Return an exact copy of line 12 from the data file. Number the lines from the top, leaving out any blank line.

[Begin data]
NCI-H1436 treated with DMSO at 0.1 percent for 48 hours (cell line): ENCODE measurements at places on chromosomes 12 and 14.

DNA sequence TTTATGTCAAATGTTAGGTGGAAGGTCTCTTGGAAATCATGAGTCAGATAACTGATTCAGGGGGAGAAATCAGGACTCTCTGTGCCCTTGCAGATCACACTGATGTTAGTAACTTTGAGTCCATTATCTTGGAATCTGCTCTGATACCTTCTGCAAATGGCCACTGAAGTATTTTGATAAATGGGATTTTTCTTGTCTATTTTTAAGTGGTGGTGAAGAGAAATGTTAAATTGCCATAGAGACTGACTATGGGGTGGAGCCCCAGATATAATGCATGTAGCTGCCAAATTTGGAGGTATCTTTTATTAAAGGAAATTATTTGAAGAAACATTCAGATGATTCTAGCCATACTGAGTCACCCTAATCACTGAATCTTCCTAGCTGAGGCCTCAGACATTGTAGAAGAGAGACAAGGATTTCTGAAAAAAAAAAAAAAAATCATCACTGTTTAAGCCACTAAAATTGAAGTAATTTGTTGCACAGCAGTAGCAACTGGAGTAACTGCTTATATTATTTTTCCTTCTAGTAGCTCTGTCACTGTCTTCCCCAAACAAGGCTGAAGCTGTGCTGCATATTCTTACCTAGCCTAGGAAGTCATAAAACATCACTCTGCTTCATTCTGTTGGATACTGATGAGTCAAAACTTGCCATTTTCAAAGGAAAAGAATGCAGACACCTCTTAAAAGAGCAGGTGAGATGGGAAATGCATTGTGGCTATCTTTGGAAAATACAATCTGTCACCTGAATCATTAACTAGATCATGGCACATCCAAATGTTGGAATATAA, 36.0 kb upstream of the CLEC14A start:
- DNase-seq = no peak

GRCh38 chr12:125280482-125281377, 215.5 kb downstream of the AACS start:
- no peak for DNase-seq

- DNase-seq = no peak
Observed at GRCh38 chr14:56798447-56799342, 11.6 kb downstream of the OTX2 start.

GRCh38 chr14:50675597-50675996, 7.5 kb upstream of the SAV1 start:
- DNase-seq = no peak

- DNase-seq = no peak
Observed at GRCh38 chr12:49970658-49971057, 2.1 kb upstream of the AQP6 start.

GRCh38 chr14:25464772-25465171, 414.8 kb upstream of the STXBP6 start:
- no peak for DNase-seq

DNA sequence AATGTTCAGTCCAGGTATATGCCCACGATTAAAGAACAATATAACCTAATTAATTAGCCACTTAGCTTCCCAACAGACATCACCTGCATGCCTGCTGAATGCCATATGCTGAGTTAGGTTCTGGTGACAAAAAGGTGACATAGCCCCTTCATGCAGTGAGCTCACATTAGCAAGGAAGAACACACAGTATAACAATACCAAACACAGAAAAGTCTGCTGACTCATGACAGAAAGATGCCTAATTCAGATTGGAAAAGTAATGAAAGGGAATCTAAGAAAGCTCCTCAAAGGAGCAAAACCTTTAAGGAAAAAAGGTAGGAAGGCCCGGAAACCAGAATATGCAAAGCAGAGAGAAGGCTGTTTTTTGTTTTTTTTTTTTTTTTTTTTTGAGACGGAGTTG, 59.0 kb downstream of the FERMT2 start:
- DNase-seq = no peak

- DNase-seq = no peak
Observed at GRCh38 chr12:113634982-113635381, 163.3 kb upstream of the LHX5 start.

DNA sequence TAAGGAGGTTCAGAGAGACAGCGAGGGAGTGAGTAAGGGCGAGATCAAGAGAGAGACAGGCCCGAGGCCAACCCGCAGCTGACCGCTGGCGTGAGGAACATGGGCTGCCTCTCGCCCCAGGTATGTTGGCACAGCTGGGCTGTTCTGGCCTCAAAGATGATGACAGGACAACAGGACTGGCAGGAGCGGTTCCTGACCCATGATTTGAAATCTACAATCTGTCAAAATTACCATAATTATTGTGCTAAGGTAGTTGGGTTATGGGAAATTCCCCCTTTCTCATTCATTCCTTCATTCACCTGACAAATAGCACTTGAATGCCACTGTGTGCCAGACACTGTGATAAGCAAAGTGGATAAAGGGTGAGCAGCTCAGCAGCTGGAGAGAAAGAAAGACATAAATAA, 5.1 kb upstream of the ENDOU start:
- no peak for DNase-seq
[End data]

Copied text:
GRCh38 chr14:25464772-25465171, 414.8 kb upstream of the STXBP6 start: